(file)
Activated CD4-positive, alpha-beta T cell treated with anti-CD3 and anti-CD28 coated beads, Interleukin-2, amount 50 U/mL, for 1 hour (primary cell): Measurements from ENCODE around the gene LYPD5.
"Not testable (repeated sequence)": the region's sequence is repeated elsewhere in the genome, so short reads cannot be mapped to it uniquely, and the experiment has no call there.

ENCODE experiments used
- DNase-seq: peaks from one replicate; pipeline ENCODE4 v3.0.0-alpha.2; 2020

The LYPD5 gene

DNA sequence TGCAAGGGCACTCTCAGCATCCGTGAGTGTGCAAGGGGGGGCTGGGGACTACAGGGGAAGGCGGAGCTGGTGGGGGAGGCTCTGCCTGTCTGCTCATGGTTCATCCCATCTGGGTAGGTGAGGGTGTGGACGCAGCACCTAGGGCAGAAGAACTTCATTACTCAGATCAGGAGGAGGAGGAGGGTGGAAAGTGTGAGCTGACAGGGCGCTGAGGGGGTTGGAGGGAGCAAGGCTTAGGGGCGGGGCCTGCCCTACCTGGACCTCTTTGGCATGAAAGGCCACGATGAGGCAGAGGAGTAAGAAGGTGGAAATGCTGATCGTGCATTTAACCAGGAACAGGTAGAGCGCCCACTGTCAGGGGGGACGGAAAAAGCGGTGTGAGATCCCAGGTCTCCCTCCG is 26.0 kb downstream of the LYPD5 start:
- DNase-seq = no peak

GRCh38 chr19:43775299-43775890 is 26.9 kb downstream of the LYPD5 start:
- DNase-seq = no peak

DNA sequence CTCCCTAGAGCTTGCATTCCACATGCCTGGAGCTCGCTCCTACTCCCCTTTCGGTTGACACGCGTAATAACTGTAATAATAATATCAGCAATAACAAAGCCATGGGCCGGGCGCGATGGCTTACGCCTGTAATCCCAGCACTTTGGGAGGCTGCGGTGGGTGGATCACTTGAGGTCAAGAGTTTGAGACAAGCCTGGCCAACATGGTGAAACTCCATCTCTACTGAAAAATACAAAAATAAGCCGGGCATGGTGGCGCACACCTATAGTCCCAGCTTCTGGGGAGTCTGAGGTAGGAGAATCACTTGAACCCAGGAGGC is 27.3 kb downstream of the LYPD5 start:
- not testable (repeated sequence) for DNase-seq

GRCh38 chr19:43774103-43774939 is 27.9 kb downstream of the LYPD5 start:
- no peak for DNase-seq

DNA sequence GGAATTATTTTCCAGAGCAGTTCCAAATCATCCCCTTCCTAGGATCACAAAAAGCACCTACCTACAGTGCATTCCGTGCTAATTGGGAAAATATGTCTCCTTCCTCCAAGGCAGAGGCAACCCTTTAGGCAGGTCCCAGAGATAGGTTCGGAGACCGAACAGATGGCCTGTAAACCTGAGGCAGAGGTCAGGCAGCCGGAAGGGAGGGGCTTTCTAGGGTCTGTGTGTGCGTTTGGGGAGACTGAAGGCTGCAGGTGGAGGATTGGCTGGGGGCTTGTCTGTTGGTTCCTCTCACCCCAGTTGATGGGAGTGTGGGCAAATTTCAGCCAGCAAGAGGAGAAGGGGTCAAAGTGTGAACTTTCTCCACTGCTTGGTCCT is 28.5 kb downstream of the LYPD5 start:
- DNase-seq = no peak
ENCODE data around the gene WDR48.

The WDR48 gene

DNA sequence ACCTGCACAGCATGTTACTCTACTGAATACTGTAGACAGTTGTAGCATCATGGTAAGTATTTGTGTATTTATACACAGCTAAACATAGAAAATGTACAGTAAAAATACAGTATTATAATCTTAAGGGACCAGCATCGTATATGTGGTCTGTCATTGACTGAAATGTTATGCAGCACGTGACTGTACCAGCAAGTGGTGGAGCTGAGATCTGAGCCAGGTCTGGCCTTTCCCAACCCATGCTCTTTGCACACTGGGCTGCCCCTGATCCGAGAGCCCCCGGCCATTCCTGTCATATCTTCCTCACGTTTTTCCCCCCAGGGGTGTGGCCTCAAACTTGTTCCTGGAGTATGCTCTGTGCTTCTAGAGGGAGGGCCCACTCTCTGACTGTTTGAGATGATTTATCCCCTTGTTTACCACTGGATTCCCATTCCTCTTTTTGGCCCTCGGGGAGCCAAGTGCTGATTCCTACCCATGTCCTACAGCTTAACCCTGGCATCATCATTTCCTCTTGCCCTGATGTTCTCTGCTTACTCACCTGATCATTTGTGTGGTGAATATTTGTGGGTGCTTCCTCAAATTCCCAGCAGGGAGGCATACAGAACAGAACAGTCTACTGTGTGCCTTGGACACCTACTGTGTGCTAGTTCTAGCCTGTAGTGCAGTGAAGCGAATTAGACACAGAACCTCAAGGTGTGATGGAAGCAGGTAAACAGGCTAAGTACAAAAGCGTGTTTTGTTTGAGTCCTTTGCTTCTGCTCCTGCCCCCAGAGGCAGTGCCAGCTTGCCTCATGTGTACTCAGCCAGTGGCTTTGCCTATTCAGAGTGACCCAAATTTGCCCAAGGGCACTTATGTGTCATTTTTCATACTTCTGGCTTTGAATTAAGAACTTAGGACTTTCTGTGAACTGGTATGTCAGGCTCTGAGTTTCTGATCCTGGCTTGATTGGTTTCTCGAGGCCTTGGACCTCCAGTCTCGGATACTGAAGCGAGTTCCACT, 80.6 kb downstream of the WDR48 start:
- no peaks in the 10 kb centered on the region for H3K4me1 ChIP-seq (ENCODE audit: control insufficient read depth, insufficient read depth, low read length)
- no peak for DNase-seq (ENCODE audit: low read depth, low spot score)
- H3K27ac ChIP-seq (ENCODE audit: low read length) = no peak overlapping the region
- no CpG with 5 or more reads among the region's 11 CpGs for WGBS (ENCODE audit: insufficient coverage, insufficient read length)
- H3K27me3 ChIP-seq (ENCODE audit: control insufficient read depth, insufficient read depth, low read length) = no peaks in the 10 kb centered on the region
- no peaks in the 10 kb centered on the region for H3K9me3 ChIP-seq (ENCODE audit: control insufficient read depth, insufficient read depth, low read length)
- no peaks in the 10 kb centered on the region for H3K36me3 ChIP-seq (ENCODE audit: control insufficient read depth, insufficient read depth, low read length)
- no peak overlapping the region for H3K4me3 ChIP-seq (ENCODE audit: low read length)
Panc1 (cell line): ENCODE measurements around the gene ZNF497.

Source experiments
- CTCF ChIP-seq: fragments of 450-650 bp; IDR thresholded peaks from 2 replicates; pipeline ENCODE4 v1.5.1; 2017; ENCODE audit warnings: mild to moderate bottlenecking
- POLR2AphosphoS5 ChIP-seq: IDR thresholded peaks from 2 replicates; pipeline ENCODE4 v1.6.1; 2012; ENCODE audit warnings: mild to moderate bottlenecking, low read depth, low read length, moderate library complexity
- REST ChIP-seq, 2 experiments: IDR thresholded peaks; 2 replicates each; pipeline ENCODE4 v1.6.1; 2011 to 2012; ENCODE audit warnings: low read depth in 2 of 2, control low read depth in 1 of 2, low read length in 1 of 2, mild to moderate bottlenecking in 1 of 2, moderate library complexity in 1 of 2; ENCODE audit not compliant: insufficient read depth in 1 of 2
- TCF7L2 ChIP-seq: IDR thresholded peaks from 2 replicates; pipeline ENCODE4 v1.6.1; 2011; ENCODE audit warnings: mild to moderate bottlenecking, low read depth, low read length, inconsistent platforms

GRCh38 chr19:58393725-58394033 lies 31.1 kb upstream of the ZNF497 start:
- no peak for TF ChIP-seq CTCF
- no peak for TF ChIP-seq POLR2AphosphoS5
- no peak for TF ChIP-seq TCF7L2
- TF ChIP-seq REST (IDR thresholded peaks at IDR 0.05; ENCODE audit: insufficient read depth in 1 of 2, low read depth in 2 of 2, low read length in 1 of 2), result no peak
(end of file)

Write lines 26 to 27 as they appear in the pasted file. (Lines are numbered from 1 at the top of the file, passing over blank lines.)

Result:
- no peak overlapping the region for H3K4me3 ChIP-seq (ENCODE audit: low read length)
Panc1 (cell line): ENCODE measurements around the gene ZNF497.